On the other hand, the raising of women as part of the witch hunt also took place on this street. It is therefore considered to this day the heart of Edinburgh.
From the existence of Edinburgh Castle in the 12th century until the 18th century it was the only street in Edinburgh.
Along the street, several-story wooden houses were built behind which were yards for keeping the farmers' flocks and equipment.
It had workshops, churches, trading places, and even a prison and parliament.
Today it is a tourist area full of restaurants, souvenir shops, cafes, museums, and various attractions, including festivals and happy and colorful events.
Along the street, at the western end of which stands Edinburgh Castle, and at its eastern end a palace and Holyrood Gardens, the life of the princes' kings and princesses took place. Along with it, and in the streets/alleys next to it, the houses of all who and who were built, which today have become iconic sites of the city. On a walk along the street, you will discover and enjoy the most famous sites of the city. Do not miss a trip on the rest of the streets from around the Royal Mile.
Holyrood Palace is the home of the British Queen when she is in Scotland. It is located at the east end of Royal Mile Street and Edinburgh Castle.
Today it is mainly used for official state events, and as mentioned the Queen's House in the summer and for the guests of the royal family during the year.
Visitors to the house can go in and see the guest rooms and rooms (the chambers) of Mary Queen of Scots. At the entrance to the palace are portraits of the kings of Scotland.
The apartments have beautiful plasterwork ceilings, Brussels wallpaper on the walls, valuable paintings, and antique furniture.
In the royal room (the monarch's room) members of the Thistle Order gathered or met for lunch and the ordination of new knights to the Order.
In the "Morning" room, the Queen hosted private individuals and sometimes ordinary groups of citizens. In the magnificent gallery room, we can see a portrait of Jacob de Witt, and portraits of the kings of Scotland.
The gallery connects the King's living suite to the historic apartments in James Fifth Tower.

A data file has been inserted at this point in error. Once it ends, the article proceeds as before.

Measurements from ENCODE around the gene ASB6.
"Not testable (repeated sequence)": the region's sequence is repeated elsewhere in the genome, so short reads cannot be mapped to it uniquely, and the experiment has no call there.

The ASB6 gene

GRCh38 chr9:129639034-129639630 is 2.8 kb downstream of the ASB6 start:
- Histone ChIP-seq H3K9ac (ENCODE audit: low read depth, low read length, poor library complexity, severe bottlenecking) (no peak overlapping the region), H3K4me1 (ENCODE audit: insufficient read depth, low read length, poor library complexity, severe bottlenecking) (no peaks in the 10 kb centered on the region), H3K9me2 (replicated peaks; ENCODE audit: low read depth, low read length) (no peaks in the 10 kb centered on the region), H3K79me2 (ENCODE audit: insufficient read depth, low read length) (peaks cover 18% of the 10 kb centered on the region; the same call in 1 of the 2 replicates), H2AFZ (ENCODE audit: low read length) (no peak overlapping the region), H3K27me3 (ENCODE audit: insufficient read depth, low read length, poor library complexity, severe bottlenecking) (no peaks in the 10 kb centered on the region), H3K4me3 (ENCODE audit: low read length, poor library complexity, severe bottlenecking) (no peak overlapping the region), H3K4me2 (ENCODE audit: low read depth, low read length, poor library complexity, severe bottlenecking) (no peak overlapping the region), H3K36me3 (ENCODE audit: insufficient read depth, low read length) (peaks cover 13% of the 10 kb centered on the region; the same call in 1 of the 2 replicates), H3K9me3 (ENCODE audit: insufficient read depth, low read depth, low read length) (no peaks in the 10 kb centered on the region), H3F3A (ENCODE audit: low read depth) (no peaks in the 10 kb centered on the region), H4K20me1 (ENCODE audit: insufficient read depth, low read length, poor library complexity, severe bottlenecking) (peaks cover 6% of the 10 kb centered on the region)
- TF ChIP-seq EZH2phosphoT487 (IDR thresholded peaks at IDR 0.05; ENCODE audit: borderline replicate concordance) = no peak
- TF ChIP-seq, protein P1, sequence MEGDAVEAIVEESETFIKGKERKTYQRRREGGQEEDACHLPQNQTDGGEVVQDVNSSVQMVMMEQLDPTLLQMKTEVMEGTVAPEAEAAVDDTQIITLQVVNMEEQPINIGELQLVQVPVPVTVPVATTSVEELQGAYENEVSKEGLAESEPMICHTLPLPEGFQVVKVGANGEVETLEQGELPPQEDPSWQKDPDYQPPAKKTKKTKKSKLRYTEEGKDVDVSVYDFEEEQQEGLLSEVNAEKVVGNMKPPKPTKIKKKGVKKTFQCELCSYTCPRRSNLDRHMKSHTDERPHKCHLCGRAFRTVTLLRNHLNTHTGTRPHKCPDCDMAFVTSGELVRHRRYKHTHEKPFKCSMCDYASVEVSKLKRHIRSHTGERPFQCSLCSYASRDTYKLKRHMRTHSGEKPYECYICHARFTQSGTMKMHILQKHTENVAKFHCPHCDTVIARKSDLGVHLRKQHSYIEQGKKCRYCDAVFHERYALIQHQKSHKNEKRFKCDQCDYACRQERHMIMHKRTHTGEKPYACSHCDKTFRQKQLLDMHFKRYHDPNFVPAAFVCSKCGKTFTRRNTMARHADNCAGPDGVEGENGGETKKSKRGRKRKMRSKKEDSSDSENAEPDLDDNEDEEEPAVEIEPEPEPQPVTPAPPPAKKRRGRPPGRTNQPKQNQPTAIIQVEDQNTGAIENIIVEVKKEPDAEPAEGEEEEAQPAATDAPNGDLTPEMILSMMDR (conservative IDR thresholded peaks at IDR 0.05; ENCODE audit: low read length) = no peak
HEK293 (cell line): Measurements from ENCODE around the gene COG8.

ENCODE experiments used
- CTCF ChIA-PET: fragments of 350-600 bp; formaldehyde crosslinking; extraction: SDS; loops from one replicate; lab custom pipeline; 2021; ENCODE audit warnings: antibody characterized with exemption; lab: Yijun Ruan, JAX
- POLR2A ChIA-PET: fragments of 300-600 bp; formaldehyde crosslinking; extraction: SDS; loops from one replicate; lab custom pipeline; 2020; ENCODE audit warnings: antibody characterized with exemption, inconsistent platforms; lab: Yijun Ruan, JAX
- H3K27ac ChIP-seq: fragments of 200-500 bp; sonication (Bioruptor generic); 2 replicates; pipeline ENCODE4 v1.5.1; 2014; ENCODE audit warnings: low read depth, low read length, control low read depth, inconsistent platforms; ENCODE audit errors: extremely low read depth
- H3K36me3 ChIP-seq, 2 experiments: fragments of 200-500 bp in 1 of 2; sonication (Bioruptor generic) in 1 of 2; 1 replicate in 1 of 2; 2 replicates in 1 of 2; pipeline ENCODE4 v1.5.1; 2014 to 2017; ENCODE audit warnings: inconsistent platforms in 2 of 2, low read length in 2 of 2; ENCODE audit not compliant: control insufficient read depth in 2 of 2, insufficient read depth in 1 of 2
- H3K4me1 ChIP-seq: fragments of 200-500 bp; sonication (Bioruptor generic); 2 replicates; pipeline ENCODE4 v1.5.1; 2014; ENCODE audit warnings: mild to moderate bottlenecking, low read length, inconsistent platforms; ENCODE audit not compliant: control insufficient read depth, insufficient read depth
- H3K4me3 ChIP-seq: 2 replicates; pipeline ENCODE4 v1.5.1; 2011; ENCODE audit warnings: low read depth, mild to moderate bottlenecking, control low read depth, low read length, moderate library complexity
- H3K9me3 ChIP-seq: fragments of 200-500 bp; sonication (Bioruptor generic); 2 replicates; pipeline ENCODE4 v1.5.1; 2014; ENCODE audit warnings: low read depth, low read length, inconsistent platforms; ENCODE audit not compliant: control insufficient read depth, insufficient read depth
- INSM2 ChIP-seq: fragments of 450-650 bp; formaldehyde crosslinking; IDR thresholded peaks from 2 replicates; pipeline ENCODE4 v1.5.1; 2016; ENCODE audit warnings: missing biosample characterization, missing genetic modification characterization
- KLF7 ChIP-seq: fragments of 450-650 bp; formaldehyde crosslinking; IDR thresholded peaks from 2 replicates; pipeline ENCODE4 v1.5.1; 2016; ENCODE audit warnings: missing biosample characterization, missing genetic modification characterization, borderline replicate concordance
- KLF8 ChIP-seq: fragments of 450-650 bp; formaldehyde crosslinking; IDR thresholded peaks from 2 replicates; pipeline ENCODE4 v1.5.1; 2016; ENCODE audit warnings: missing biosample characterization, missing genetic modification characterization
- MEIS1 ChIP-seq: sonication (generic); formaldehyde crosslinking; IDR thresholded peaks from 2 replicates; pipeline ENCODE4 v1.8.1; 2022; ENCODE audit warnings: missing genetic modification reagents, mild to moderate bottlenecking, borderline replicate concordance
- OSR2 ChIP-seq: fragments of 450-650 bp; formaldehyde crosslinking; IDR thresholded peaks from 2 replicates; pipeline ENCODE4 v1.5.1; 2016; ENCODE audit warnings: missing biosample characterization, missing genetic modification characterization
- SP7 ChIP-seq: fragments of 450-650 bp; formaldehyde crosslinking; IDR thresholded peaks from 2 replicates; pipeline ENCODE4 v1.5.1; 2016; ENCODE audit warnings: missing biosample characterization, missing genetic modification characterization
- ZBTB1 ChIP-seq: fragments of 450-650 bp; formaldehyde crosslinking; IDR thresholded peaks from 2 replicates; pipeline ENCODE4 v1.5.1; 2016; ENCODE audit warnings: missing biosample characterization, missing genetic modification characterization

Grassmarket Square in the city is a large and rectangular square, where since 1660 more than a hundred people have been executed on its territory.
The square is parallel to Mail Street and is two blocks south of it. To the west and center are steps that connect it to Mail Street. Along with it are many restaurants, cafes, and shops.
The cross of the paving stones, in the eastern part of the square, marks the position where the gallows once stood. T
he Old White Hart Inn, which stands on the north side of the square, was the poet Woodsworth's favorite place. On West, Bo Street is an experimental theater, the Traverse Theater, which has been operating in the building since the 18th century.
At its eastern end is Greyfairs Churchyard, a 15th-century Franciscan monastery site. Enter the walled compound, and stroll through the church park with strange gravestones.
The place is sacred to the Scots because this is where the Treaty of 1638 was signed, and some of the names were signed in blood. A beautiful vantage point over the city can be obtained from Outlook Tower after climbing the 98 stairs, from the top of the tower you will see a charming view of the rooftops of Edinburgh.
In the building, you can also see a photo exhibition of the city called "Bird's Eye".
In 854 the first mention is found of the Church of the Quarter in Edinburgh.
The original church was in use for several centuries before it was rededicated in 1243 and named after the patron saint of the city. St. Giles was a monk in the 7th century who lived in France. T
he propaganda was that he became the patron of the city because of the close ties between Scotland and France at the time.
The tympanum (a decorative wall surface in the shape of a semicircle or triangle above an entrance, door, or window), above the main doors of the cathedral from the description of St. Giles, protects a deer from the half-hunters, and indeed believes that this is how he was indeed killed.